Your response is akin to someone telling a retail sales associate with an annual salary of $20,000 that $90,000 is a very reasonable amount of money to spend on a well-equipped BMW. That kind of person wants a reliable low maintenance vehicle that gets him from point A to point B and gives him the most bang for his buck, not something that will put him into a ten-year self-inflicted slavery. On the other hand, show an investment banker who just made a generous year-end bonus. He will be able to appreciate the workmanship and the high performance that a BMW delivers, as well as the image that comes with the ownership. Most importantly, he has the means.

    So unless I'm trying to make money from my website or I were unusually wealthy, I personally cannot justify purchasing a premium theme. Of course things would be different if it were to be considered part of the cost of doing business. $200 is a drop in the bucket for commercial use.

    I still wouldn't pay for a theme unless I had access to a demo administration panel, ESPECIALLY if I am using it commercially. It's the same reason that I wouldn't purchase a car unless I had taken it for a test drive. Videos don't tell me much in the way of handling. Plus, it's not a hands on experience. In my experience, interfacing with administrative and control panels are an important part of usage, so I make it a habit to find a hands on demo whenever possible. The live demo shows me what the site will look like to visitors, but I don't know how the admin parts will handle. I used to sell websites to local stores and restaurants so that they could build a presence on the Internet. What I learned was this: absolutely NOBODY would want to buy the website service unless they took the administration of it for a test run.

    From a sales and marketing point of view, I would recommend that you make certain points more obvious. Yes, most people know about customizing and whatnot. But if you're trying to make money, that means you need to sell your product. One of my concerns was that it is a cookie cutter theme, and no company wants their site to look like hundreds of others. If it occured to me, I'm sure it will come up in the minds of others. You could look into providing more visible examples of modified sites. The videos should also be more prominent. I don't see why a prospective customer should have to dig around on user forums: it's the job of the company to SELL their product, not for the customer to buy it.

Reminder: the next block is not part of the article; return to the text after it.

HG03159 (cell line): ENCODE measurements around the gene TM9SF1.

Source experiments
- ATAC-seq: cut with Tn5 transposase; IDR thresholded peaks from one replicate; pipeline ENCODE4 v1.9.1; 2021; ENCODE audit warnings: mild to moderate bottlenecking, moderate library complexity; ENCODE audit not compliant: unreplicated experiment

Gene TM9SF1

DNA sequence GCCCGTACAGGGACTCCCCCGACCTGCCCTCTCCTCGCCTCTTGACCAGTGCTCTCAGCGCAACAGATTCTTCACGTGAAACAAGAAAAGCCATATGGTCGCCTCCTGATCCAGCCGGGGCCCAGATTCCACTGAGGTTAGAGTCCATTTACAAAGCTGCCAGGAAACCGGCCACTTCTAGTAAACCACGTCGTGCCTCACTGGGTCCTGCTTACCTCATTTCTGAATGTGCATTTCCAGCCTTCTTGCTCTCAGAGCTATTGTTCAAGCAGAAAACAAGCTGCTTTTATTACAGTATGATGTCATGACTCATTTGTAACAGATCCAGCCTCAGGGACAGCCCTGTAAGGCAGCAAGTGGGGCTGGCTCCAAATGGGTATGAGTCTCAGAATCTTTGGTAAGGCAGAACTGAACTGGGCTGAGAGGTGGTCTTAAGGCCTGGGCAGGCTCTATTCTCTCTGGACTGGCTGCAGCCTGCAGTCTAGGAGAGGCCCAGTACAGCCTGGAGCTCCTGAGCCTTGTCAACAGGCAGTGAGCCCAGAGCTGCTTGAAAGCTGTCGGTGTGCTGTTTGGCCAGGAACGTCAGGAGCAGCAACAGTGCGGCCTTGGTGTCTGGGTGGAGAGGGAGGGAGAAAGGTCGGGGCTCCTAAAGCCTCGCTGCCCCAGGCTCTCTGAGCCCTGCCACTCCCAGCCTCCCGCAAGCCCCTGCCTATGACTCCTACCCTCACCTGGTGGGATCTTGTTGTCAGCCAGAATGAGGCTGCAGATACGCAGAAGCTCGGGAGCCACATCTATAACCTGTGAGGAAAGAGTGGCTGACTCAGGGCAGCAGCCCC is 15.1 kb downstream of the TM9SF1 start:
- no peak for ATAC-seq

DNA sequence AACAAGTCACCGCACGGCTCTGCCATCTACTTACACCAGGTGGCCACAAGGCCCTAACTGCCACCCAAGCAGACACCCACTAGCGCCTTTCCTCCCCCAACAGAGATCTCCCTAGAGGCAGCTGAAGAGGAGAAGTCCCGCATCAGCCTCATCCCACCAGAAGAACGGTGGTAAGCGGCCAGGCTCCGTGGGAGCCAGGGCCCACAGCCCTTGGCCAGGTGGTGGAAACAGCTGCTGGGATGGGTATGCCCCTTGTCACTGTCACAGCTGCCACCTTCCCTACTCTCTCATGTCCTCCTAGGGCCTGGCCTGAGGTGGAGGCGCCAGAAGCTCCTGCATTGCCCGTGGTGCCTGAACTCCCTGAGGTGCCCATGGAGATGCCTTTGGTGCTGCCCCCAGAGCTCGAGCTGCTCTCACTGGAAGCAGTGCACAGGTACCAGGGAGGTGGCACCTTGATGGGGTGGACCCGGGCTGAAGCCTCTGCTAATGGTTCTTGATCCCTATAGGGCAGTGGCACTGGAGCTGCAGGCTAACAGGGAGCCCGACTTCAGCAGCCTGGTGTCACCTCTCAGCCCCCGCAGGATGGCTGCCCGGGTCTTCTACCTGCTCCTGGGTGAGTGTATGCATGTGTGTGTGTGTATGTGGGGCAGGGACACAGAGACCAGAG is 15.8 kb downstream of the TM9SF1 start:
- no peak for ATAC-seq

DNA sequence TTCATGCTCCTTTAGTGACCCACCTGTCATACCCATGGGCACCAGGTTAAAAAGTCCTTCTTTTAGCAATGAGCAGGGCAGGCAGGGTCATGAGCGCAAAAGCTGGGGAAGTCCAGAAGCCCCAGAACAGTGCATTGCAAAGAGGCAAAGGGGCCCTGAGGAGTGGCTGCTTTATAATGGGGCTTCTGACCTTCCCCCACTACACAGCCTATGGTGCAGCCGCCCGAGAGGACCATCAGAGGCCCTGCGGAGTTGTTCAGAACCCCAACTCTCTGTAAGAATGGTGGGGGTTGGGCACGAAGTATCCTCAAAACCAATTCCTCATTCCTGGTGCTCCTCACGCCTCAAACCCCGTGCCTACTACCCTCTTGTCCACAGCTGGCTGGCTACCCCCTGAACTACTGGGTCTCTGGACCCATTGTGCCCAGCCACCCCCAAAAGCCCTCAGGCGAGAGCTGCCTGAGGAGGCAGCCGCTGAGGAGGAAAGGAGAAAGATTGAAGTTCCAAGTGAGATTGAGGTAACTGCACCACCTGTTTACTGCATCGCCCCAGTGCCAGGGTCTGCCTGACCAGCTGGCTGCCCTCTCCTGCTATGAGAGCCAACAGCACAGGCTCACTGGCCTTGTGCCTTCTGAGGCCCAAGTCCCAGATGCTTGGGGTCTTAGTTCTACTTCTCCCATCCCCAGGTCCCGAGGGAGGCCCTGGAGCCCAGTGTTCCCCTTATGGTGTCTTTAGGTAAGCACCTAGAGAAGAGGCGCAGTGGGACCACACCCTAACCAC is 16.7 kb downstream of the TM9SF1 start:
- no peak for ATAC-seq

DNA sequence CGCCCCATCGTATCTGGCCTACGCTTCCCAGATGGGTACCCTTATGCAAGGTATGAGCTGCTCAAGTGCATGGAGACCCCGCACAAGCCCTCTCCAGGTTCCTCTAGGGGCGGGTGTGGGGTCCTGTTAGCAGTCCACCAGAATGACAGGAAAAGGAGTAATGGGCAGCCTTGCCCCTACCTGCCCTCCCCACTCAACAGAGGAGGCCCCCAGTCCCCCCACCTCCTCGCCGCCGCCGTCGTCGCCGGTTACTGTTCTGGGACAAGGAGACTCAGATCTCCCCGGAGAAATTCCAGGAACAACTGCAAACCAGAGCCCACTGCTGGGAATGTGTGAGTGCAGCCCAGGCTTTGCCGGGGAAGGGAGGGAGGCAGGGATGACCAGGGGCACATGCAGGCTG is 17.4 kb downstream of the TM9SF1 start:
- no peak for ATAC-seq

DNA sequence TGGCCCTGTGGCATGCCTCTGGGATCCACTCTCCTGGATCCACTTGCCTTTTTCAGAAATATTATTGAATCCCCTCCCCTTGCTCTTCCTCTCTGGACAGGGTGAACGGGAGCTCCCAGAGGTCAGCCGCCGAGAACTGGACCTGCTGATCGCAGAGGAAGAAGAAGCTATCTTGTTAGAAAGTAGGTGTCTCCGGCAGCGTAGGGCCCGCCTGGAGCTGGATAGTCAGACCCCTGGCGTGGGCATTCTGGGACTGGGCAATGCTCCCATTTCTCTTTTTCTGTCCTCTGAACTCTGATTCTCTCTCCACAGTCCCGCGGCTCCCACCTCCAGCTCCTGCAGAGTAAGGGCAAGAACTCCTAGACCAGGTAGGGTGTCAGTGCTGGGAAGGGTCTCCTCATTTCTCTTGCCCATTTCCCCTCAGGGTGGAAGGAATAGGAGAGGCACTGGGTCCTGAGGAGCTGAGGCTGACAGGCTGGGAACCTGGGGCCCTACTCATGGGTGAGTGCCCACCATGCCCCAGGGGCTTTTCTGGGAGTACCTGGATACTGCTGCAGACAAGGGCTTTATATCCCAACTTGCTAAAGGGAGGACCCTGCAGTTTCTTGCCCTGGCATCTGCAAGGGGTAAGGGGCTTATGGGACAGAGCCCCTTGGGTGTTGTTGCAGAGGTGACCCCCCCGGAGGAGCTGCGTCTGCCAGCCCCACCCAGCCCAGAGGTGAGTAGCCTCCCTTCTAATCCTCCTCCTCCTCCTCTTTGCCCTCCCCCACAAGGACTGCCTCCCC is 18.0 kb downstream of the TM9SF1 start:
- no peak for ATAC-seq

There is no lack of misunderstanding on my part Mr. Hoyt. The bottom line is that I'm saying that $90 is too much to pay for when it comes to my own usage. I am confident that others with more money or business users would gladly pay. Perhaps if I made six figures I would pay for the privilege of using the theme. As I have mentioned before, a fully interactive hands-on demo of the administration panel and options would certainly seal the deal for me.

    I am not a stingy man, not by a long shot. But even so, I only bet on sure things, and I just couldn't risk wasting $90. As I had previously mentioned, I would gladly pay $40 for a theme for personal use. If I ever found a "premium" theme that was available for free and was able to turn it into something that I was satisfied with, I would gladly donate a chunk of change. I almost donated $10 to some theme I had found, but then I wasn't satisfied with the final product and I moved on to another theme.

    At the end of the day Mr. Hoyt, don't fret about one Angry Young Man's opinion: I don't have many readers anyway =)

  • Guglar

    You're absolutely right, Angry Young Man. I totally agree with your opinions, especially for this part:

    "… I don’t see why a prospective customer should have to dig around on user forums: it’s the job of the company to SELL their product, not for the customer to buy it."

  • Thanks for voicing your opinion Guglar!